This precious 1942 book tells the story of a little country cottage that bides its time on a hillside, watching the seasons pass. After many generations, urban sprawl surrounds the little house and its original owner’s great-great-granddaughter sets out on a mission to return the house to the countryside. Complete with detailed illustrations and the happiest of endings.
This story brings to life part of the adult world to children who want to know what people do all day. There are examples of jobs and a connection made from one person to another. It gives the reader the sense that we are all connected, and the each profession is not only important to itself, but is dependent on and supportive of the other jobs out there. Reading it together may offer windows of opportunities to discuss with even the youngest children the importance of work, money, and being helpful to others. Richard Scarry has a way with connecting pictures and stories to keep the interest and draw the reader back again
When Jeremy Jacobs is building a sand castle on the beach, his parents don’t notice the ship pull up along the shore. Jeremy does though, and he also recognizes that it is full of pirates. He decides to join them and becomes one of the ship hands. He likes the pirate’s life with no bedtimes and no manners being used. He is determined, though, that he must be back home in time for his soccer team to practice. Hilarious, fun, and imaginative, this story is told from the viewpoint of Jeremy, who of course may be exaggerating, just a little.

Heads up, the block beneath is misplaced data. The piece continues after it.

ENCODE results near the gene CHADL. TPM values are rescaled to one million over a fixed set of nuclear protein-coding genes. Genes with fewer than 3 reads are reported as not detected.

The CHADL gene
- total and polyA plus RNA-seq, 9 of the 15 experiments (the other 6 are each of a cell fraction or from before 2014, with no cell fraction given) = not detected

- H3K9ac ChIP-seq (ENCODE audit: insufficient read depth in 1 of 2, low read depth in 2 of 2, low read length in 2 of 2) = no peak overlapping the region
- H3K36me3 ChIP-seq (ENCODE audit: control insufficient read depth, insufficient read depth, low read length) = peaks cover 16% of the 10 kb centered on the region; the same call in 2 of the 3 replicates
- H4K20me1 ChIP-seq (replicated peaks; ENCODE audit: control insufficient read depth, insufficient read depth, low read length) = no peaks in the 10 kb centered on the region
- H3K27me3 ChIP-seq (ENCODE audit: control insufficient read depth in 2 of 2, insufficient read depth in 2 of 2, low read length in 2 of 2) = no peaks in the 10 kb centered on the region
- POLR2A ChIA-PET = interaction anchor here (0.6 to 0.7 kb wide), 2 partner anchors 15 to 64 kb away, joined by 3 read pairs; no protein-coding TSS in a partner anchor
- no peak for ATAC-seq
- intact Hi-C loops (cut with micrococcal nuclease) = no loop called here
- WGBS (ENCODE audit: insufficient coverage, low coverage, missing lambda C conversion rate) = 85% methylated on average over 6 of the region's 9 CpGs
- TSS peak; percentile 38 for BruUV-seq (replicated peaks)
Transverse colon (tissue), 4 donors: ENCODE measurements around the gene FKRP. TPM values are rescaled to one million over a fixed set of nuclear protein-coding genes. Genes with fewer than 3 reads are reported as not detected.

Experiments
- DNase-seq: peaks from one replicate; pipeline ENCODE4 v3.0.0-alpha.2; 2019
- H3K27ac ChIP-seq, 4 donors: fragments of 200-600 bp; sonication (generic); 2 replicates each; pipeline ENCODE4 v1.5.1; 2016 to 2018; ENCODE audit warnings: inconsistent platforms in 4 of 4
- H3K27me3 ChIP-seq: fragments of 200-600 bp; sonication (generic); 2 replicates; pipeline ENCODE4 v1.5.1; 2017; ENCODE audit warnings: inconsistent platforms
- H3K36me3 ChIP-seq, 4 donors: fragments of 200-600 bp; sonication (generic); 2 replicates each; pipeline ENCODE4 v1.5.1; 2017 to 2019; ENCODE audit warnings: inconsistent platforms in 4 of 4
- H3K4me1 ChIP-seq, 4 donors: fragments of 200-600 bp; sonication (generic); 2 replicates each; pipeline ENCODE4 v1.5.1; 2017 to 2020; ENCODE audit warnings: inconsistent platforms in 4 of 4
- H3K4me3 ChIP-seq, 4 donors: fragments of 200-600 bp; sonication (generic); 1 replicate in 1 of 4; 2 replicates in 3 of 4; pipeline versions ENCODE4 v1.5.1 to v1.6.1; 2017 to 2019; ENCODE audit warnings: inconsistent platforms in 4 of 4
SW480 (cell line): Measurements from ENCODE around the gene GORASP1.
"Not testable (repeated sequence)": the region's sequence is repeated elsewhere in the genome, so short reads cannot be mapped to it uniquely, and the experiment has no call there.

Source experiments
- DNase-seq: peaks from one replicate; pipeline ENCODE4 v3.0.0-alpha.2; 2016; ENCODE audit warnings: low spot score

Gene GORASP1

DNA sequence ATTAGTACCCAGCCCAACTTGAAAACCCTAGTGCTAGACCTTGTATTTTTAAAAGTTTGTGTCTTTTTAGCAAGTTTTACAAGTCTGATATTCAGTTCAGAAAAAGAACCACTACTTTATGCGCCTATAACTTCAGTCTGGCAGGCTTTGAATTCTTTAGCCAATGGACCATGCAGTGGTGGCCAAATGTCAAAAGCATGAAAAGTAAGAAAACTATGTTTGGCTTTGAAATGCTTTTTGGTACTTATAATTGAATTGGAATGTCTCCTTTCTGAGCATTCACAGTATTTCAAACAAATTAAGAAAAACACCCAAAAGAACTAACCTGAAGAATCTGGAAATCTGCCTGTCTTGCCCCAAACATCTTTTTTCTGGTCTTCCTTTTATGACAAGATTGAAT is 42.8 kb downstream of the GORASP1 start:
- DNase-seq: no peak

In this magnificent visual and literary masterpiece, a young Native Canadian boy, who longs to see the Atlantic Ocean, carves a tiny boat and figurine from wood and sets them on a journey both dangerous and delightful through the Great Lakes and St. Lawrence River. Full of adventure, geography, and natural wonders, Paddle to the Sea belongs in every home.
A picture book is a book, typically for children, in which the illustrations are as important as (or even more important than) the words in telling the story. Picture books have traditionally been 32 pages long, although Little Golden Books are 24 pages. In picture books, there are illustrations on every page or on one of every pair of facing pages.

Creating stories for the youngest book-lover is not child's play. The best books have similar traits. Life-affirming messages pitched appropriately for this audience, in a way that engages, while bringing out the best in an older reader. When it all comes together the result is a book that transcends age. We feel these are the best of the best. (Many of these are available as "board books.")

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